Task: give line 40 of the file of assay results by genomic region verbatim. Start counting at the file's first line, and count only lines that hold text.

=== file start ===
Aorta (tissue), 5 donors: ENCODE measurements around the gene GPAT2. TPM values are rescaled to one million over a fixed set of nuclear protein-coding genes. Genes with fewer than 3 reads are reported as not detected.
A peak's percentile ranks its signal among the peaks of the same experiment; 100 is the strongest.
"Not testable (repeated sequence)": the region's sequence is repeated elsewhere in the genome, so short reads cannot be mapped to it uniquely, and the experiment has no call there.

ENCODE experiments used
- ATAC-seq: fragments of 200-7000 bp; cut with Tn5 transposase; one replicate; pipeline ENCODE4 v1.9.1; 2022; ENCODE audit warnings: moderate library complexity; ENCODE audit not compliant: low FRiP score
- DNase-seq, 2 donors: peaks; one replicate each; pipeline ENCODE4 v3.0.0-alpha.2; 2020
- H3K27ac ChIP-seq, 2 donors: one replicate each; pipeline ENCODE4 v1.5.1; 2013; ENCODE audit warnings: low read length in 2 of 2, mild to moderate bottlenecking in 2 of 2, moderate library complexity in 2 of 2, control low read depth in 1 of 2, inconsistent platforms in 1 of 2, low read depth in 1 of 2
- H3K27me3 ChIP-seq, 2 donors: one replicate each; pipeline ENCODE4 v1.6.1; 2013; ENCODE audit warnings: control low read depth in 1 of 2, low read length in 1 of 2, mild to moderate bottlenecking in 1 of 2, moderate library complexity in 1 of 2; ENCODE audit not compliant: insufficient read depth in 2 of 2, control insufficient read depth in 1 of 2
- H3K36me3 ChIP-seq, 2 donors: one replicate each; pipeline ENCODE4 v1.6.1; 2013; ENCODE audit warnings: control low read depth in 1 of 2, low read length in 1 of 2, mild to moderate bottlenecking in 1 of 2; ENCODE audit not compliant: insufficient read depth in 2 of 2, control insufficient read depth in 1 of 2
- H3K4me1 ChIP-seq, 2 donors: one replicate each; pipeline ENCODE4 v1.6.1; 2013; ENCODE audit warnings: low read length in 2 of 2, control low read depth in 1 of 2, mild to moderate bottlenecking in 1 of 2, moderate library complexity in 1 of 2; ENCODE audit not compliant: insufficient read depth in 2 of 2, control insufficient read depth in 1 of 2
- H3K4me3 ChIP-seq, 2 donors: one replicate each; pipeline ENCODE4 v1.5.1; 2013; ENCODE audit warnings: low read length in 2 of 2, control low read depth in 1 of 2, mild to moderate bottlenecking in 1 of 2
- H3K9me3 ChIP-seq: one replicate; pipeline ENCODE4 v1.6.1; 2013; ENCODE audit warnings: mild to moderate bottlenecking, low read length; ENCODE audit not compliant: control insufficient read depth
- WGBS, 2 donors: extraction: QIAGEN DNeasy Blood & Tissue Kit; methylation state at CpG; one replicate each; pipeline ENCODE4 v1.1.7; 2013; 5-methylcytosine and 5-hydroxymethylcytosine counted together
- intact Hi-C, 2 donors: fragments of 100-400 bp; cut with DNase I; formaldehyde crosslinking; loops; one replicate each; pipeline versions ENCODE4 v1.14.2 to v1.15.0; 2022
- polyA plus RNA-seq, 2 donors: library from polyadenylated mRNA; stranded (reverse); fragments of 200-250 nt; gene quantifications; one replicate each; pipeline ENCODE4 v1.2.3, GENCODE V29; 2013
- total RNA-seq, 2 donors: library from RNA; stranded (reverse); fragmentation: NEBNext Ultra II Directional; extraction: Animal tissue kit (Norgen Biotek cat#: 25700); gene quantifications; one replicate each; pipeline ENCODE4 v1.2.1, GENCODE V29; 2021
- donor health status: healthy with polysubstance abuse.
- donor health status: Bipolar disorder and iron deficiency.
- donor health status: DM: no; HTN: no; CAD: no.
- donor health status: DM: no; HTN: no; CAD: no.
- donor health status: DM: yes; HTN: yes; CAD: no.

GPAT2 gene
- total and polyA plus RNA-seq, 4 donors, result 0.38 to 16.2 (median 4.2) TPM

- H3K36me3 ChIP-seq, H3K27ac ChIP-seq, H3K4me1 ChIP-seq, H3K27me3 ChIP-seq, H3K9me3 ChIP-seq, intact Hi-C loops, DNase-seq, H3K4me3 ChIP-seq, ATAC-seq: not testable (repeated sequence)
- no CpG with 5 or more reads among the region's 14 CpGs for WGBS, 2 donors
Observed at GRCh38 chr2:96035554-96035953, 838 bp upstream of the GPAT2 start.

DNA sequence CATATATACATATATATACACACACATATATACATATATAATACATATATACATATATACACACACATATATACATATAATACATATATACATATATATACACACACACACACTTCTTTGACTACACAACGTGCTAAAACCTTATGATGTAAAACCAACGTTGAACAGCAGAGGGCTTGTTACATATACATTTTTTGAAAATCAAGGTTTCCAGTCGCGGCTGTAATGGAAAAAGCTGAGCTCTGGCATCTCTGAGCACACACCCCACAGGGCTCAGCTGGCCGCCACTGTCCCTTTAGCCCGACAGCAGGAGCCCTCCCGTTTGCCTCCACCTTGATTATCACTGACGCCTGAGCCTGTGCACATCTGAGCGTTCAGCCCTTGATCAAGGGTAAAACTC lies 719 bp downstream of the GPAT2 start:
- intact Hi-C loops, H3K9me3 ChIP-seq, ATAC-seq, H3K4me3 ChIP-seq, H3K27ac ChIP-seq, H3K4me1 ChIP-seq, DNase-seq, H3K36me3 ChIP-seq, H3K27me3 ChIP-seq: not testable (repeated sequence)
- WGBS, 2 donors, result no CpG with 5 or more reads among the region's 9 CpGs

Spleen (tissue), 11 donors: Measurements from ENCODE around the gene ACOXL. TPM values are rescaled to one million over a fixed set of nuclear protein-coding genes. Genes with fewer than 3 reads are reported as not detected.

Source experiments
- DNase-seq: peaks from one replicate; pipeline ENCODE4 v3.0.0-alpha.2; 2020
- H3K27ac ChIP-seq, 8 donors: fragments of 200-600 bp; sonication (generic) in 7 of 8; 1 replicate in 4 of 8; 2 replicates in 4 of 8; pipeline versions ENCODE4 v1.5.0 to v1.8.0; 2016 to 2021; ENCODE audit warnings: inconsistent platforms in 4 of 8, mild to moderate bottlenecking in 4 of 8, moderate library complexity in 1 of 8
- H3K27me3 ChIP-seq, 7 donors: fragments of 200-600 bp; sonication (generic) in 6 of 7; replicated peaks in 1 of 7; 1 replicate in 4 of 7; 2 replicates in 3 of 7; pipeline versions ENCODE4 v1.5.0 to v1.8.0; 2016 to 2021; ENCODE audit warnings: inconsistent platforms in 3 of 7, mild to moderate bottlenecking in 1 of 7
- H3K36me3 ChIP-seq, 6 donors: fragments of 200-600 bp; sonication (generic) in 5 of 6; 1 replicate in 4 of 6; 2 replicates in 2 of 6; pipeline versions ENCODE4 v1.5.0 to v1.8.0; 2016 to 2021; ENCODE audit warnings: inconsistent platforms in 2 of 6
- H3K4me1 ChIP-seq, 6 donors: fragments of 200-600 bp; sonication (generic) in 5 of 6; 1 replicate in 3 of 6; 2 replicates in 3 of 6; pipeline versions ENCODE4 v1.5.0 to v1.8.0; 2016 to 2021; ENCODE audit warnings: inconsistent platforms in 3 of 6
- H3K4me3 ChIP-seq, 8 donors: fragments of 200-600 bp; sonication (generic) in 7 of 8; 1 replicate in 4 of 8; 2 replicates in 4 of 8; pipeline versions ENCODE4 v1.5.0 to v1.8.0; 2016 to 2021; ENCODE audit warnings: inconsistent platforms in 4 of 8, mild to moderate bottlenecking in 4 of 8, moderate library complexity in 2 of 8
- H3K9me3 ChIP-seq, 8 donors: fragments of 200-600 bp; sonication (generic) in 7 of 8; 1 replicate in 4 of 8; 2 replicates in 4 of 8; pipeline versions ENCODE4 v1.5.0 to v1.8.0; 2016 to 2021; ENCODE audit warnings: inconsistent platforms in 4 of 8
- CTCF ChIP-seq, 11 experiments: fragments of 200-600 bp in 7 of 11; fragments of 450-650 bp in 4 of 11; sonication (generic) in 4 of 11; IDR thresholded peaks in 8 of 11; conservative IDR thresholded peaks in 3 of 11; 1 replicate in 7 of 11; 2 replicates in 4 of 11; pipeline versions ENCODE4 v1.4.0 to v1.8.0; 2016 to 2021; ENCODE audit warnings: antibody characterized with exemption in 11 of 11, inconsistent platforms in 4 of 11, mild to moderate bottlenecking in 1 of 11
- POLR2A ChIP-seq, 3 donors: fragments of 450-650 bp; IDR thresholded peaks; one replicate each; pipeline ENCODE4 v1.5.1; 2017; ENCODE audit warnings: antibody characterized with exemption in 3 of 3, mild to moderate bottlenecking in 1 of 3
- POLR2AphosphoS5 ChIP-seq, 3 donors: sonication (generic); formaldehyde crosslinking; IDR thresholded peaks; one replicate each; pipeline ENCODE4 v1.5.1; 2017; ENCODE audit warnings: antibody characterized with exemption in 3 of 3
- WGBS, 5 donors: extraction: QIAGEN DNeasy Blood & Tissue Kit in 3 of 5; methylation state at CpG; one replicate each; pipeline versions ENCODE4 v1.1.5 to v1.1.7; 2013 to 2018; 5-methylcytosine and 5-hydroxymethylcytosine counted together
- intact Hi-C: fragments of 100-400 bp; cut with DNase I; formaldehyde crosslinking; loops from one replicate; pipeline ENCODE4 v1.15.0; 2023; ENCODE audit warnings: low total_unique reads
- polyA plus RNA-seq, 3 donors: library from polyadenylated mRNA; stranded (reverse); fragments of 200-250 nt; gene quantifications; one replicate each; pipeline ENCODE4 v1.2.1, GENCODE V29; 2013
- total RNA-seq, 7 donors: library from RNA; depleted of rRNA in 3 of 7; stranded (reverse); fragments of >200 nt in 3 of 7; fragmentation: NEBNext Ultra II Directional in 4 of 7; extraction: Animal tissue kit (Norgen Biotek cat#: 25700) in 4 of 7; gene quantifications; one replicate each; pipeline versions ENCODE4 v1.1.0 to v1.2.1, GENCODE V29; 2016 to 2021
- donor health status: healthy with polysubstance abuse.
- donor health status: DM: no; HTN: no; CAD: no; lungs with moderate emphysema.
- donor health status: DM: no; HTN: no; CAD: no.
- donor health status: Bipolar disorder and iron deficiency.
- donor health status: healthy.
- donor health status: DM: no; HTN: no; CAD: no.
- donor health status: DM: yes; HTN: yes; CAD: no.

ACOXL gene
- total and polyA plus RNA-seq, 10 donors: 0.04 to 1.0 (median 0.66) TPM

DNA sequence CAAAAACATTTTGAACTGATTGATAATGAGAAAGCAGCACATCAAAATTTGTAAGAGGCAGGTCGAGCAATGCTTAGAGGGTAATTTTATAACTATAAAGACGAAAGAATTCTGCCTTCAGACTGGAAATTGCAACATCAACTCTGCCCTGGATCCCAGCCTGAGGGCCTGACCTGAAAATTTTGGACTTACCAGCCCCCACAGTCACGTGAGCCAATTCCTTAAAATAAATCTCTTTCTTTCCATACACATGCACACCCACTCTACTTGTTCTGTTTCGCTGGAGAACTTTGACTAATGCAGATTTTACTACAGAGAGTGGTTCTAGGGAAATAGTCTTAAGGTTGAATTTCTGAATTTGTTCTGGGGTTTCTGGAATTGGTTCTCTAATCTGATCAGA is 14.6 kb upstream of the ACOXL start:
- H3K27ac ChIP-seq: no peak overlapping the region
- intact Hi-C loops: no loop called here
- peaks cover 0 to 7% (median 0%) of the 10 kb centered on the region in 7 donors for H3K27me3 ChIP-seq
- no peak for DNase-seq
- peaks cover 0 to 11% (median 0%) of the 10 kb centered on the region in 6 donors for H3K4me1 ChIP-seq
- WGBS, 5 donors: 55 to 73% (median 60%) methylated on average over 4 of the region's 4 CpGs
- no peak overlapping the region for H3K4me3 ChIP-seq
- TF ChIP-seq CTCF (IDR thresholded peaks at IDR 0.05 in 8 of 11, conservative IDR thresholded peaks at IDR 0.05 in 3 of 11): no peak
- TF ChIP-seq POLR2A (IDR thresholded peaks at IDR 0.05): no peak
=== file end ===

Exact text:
- POLR2A ChIP-seq, 3 donors: fragments of 450-650 bp; IDR thresholded peaks; one replicate each; pipeline ENCODE4 v1.5.1; 2017; ENCODE audit warnings: antibody characterized with exemption in 3 of 3, mild to moderate bottlenecking in 1 of 3